The Americans, Season 1

Why "Games Without Frontiers" Was the Perfect Theme for the Finale
Talking television.
May 1 2013 11:00 PM

The Americans, Season 1


Why “Games Without Frontiers” was the perfect theme for the finale.

Margo Martindale as Grannie
Margo Martindale as Grannie

Photo by Craig Blankenhorn/FX

One season in, The Americans’ visual signature is the crosscut montage set to a classic '80s soundtrack. In the pilot, an epic chase scene was propelled by Fleetwood Mac’s “Tusk”; Episode 10 had the beautifully choreographed “To Love Somebody” shootout; and we head into the hiatus breathless from “Games Without Frontiers.”

June Thomas June Thomas

June Thomas is a Slate culture critic and editor of Outward, Slate’s LGBTQ section. 

The Peter Gabriel song was a perfect bookend to the climax of the pilot, when Philip and Elizabeth made love to the strains of “In the Air Tonight,” by Gabriel’s former bandmate Phil Collins. “Games Without Frontiers” was inspired by Jeux Sans Frontières, an international TV contest in which European nations competed in a series of silly games. Thirty-five years after World War II, Brits and Germans relocated their rivalry to tricked-out treadmills and water hazards; in The Americans, the Cold War superpowers aren’t playing games. Lives are still being sacrificed, though both sides have lost their way since Stalingrad.

Stalingrad isn’t completely forgotten, though. We learned that Elizabeth was wrong about Grannie. She had tried to convince Moscow Center that the meeting with the colonel was a setup, and she really had known and loved Viktor Zhukov. It was Grannie, not Elizabeth, who avenged Zhukov’s murder. She was the one who got to watch Richard Patterson die while she told him about the man he’d ordered killed. She had first seen Zhukov at the siege of Stalingrad, the battle where Elizabeth’s father perished when she was 2 years old.


We learned where Elizabeth's father died in the pilot, when Philip and Elizabeth first told each other about their earlier, Russian, lives. That night, when Elizabeth told Philip her name was Nadezhda, it seemed possible that no one had called her that since she came to America, but in the finale we saw her listening to a taped message from her mother. When she listens to Russian, cold, defended Elizabeth becomes emotional Nadezhda. She’s even more vulnerable at the end of the episode when she uses her native language to tell Philip to come home.

The show’s signature chase sequences emphasize the show’s sense of movement, but the remarkable thing is how little has really changed since the pilot. Sure, Elizabeth has been seriously injured, but she’ll survive, and she and Philip have reconnected. The KGB is wary of Nina, but her quick thinking saved the precious Directorate S officers, so the powers that be know how valuable she is. Grannie has been reassigned to Moscow, but she has also proved her loyalty to the agents. (Grannie’s assignment ultimately hinges on whether Greg Garcia’s new sitcom gets picked up.) And poor Stan Beeman has once again failed to close the case. Sandra was right: His promise that it would soon be behind him was worthless. He’s back to Square 1.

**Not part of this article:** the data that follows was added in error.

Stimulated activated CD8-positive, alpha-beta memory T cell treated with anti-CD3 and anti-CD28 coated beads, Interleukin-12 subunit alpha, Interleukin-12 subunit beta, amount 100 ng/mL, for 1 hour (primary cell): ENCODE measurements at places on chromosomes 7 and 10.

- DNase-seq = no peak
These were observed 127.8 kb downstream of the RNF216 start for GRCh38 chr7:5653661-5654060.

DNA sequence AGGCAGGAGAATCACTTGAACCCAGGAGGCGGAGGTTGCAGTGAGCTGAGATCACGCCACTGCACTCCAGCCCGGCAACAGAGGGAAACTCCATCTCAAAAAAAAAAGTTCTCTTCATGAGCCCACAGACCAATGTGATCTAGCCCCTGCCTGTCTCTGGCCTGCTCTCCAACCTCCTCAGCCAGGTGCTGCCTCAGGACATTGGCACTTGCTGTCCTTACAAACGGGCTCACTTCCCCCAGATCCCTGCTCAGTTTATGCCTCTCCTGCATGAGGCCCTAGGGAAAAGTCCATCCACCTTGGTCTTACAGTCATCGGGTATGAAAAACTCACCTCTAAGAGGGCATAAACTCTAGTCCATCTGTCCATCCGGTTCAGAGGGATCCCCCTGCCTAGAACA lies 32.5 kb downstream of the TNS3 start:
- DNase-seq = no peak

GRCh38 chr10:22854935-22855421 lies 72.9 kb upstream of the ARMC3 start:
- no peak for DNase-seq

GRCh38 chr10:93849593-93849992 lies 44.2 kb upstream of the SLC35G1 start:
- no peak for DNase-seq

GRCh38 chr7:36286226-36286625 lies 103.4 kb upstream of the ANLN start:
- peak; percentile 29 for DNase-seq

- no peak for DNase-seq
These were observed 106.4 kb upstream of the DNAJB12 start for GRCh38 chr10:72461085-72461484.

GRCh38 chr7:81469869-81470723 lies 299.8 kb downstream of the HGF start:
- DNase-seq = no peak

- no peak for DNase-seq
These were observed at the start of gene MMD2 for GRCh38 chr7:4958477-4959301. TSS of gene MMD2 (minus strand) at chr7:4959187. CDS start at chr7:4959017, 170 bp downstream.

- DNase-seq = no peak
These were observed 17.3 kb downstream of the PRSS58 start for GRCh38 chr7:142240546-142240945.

Well, not quite: Prince is talking to the FBI; the agency now knows for sure that a couple of deep-cover KGB operatives are at large in the area, and Viola may be able to identify them. The final shot of the season shows Paige, her suspicions about what her mother gets up to down in the basement dispelled for now, inspecting the laundry room. Just one more mysterious disappearance or unexplained bruise, and Paige will be tapping on the drywall, searching for hidden compartments. But for the moment she’s still a teenage girl whose travel-agent mom has a penchant for late-night laundry folding. Next year, that will surely change.

Also: An interview with creator and showrunner Joe Weisberg (who is also the brother of Jacob Weisberg, the Slate Group’s editor in chief) and his fellow writer, executive producer, and showrunner Joel Fields as they look back on Season 1.


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